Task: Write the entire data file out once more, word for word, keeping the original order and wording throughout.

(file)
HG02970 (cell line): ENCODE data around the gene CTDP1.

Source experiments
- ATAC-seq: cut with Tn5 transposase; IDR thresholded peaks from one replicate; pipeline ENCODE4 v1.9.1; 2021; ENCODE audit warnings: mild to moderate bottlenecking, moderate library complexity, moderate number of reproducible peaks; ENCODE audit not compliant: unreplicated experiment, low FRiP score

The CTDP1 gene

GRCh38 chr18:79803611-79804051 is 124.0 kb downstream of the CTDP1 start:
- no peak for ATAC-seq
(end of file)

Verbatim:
HG02970 (cell line): ENCODE data around the gene CTDP1.

Source experiments
- ATAC-seq: cut with Tn5 transposase; IDR thresholded peaks from one replicate; pipeline ENCODE4 v1.9.1; 2021; ENCODE audit warnings: mild to moderate bottlenecking, moderate library complexity, moderate number of reproducible peaks; ENCODE audit not compliant: unreplicated experiment, low FRiP score

The CTDP1 gene

GRCh38 chr18:79803611-79804051 is 124.0 kb downstream of the CTDP1 start:
- no peak for ATAC-seq